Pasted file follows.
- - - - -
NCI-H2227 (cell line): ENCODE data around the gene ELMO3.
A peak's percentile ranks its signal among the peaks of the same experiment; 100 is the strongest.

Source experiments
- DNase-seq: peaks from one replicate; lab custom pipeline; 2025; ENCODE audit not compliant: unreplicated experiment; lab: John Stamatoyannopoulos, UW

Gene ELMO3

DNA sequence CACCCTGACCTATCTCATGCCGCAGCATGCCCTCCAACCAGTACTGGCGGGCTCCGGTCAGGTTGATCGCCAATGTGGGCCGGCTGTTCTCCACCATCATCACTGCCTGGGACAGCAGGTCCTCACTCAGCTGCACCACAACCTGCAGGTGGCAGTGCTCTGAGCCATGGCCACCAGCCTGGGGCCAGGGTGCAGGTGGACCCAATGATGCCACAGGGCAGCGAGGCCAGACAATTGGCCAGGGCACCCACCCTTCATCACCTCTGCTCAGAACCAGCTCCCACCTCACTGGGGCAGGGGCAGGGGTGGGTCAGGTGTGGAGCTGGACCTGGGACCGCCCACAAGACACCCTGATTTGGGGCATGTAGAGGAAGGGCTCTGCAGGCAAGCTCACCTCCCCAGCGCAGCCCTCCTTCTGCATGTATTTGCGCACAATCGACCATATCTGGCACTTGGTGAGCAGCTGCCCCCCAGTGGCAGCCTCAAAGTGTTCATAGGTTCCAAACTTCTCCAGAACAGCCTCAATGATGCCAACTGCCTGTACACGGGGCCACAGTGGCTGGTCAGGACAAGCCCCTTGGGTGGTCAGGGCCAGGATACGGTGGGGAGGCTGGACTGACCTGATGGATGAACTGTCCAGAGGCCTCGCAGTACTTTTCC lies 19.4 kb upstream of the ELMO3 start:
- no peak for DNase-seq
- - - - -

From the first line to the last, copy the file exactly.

NCI-H2227 (cell line): ENCODE data around the gene ELMO3.
A peak's percentile ranks its signal among the peaks of the same experiment; 100 is the strongest.

Source experiments
- DNase-seq: peaks from one replicate; lab custom pipeline; 2025; ENCODE audit not compliant: unreplicated experiment; lab: John Stamatoyannopoulos, UW

Gene ELMO3

DNA sequence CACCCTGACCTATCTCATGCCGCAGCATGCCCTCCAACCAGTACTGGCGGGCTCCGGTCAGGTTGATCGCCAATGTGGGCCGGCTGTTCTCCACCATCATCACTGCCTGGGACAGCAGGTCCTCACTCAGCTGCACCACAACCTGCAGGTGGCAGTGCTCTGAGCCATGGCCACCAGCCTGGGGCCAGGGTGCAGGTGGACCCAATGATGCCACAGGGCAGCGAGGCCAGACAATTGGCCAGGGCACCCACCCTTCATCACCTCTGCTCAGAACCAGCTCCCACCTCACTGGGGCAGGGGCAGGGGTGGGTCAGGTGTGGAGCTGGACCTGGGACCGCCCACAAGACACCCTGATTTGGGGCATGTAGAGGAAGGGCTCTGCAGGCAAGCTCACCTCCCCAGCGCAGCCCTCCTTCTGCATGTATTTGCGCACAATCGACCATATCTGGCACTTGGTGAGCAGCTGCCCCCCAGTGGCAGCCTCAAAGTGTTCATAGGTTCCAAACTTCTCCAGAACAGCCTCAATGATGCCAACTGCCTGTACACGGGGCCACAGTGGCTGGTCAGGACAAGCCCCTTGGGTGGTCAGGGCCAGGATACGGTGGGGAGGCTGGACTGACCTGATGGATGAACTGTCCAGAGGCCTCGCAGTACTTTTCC lies 19.4 kb upstream of the ELMO3 start:
- no peak for DNase-seq